I don’t have the temperament of a completist. Not for me the obscure early works, the unfinished manuscripts, the lesser-known short stories of the eminent novelist. But I find myself making an exception for Fred Vargas because she is just so much fun. Debout les morts/The Three Evangelists, published in 1995, is one of Vargas‘ earlier mysteries, though it comes after L’homme aux cercles bleus/The Chalk Circle Man, in which police commissioner Jean-Pierre Adamsberg makes his first appearance. It’s clear that Vargas had not yet figured out who her chief protagonist is going to be, since The Three Evangelists ignores Adamsberg in favor of the three out-of-work academics who study, respectively, prehistory (Mathias/Matthew, the “hunter-gatherer”) the Middle Ages (Marc/Mark, the “broke aristocrat”) and World War I (Lucien/Luke, with a tin soldier on his keyring). They occupy a wreck of a house in a quiet neighborhood, each taking an entire floor, layered chronologically in what might have been fatal whimsy in other hands. The top floor is occupied by Marc’s uncle and godfather, an ex-cop with a tarnished reputation.
As one might expect, three reasonably attractive (well, except for Lucien) young men make friends of their female neighbors and thus become involved when former opera star Sophia Siméonidis is deeply disturbed by the appearance in her garden of a young beech tree. When Sophia disappears, the tale takes off. As in The Chalk Circle Man, Vargas concerns herself with research methods. (After all, she has a PhD. in history and published academically as recently as 2007.) Direct observation, archival research, excavation, discussion, even that tricky process, thought, are all brought to bear on the problem. In a wonderful passage near the end of the novel, Marc goes on a walkabout through Paris, coming to grips with ahorrifying conclusion, then returns home: “He had accepted the idea. He had understood. Everything was in order. He knew where Sophia was. He had put the time in.” Other crucial clues that only Vargas could have invented: the quality of the disturbed earth when a trench has been closed up. A spelling error. The rust-mark left by a paper clip on an old newspaper.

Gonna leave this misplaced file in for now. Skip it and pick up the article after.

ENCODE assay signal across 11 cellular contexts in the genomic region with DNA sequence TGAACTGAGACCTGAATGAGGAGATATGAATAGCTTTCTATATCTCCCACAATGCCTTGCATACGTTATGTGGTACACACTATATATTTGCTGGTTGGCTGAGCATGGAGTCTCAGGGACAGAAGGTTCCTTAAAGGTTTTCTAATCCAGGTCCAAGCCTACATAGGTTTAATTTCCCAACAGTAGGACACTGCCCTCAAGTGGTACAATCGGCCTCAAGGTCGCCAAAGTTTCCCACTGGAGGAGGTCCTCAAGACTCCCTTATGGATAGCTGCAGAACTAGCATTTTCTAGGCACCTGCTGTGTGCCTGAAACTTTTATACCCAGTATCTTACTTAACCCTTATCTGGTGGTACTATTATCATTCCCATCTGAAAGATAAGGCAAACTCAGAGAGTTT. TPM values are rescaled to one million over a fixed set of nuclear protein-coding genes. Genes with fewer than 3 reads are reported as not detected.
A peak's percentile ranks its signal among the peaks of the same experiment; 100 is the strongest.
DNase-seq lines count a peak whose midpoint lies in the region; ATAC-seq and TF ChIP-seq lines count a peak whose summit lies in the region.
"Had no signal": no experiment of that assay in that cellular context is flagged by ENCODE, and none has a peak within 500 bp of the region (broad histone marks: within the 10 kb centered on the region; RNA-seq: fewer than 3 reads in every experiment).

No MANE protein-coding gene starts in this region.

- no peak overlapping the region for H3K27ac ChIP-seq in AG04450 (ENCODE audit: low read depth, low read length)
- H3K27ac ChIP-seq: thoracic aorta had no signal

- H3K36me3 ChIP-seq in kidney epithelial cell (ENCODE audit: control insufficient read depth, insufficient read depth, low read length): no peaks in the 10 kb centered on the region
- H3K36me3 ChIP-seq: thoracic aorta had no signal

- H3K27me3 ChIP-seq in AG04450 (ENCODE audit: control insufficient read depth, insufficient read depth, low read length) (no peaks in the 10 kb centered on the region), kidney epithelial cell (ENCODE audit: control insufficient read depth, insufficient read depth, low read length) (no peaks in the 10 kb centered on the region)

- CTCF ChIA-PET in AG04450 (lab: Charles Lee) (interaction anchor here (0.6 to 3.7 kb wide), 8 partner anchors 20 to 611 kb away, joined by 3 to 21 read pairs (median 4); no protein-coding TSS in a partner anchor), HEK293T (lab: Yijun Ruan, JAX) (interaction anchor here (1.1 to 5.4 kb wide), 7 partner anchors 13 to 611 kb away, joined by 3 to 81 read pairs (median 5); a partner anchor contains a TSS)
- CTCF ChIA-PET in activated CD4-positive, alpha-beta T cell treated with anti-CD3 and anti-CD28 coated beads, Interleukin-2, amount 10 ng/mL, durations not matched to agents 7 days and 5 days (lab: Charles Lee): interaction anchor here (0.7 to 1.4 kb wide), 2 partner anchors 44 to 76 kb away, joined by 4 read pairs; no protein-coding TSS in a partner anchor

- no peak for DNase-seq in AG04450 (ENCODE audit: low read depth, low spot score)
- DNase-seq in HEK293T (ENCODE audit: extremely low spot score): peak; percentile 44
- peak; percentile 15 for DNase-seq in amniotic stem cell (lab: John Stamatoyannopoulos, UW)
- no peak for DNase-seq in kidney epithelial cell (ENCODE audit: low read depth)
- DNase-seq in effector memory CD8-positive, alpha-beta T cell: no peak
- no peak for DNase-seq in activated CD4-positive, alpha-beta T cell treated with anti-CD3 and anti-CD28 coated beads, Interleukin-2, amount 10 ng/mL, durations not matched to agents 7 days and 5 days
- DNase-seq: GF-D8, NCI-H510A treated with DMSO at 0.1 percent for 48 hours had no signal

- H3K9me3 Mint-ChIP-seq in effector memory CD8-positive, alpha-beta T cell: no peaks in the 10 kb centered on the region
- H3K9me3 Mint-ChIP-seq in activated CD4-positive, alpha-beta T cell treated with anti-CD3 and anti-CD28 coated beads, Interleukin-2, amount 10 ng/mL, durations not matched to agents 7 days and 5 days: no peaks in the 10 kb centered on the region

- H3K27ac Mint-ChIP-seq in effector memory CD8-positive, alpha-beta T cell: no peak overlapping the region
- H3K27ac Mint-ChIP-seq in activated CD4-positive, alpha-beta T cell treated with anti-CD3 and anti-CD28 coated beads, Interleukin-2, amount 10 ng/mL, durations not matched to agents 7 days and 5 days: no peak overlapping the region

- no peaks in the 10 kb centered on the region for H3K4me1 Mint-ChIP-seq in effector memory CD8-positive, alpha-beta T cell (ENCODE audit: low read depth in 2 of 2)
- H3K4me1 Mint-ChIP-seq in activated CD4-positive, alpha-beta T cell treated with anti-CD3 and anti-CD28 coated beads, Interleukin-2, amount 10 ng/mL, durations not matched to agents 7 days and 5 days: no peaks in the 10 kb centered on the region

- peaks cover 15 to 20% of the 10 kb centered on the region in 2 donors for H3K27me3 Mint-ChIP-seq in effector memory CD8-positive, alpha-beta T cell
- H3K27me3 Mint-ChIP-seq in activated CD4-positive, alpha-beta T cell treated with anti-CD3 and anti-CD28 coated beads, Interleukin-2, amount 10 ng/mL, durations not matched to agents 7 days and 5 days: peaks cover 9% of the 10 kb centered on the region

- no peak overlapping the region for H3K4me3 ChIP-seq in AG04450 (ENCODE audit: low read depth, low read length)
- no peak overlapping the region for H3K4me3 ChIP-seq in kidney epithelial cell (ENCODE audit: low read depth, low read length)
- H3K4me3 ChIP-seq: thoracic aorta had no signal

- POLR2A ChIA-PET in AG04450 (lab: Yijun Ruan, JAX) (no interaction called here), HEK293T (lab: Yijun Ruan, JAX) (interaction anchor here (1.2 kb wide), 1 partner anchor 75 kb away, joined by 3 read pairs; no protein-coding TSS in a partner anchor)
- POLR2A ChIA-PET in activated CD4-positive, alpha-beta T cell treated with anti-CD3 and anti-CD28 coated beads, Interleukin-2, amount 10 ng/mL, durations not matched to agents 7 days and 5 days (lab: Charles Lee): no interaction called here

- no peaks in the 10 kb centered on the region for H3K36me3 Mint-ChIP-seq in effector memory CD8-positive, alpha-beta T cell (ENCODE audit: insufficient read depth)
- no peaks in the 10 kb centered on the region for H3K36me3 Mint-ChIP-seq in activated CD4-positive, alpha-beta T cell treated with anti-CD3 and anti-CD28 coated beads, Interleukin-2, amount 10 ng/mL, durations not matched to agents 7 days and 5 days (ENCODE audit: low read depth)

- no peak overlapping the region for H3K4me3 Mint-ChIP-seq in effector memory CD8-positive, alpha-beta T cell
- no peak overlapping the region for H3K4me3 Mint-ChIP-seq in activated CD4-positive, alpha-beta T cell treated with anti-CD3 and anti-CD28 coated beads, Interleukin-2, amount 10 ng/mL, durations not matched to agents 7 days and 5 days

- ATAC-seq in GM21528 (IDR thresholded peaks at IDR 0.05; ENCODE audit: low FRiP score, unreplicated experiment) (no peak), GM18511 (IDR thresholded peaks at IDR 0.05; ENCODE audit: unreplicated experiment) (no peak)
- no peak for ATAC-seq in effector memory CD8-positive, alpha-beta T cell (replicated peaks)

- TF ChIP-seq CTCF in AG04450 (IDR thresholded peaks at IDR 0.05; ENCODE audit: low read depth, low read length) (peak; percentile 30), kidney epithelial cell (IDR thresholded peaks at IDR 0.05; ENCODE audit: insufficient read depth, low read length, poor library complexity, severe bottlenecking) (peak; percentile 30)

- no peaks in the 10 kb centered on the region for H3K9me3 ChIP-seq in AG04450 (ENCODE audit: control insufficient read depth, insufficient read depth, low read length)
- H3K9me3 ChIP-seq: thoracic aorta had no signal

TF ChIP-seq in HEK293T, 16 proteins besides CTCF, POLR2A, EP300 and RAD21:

It’s true that The Three Evangelists is not the full-blown Vargas I’ve come to adore. She’s still playing with archetypes rather than real characters — Mathias, for instance, the prehistorian, prefers not to wear clothes and speaks very little while Lucien, the only post-industrial historian, feels naked without his tie. But somehow she makes even these slightly schematic figures sympathetic. And if the murderer’s motive seems a little thin, there’s enough action at the end to more or less veil that shortcoming. The truly good news, though, is that a new Vargas is appearing in France on May 18. Mark your calendar!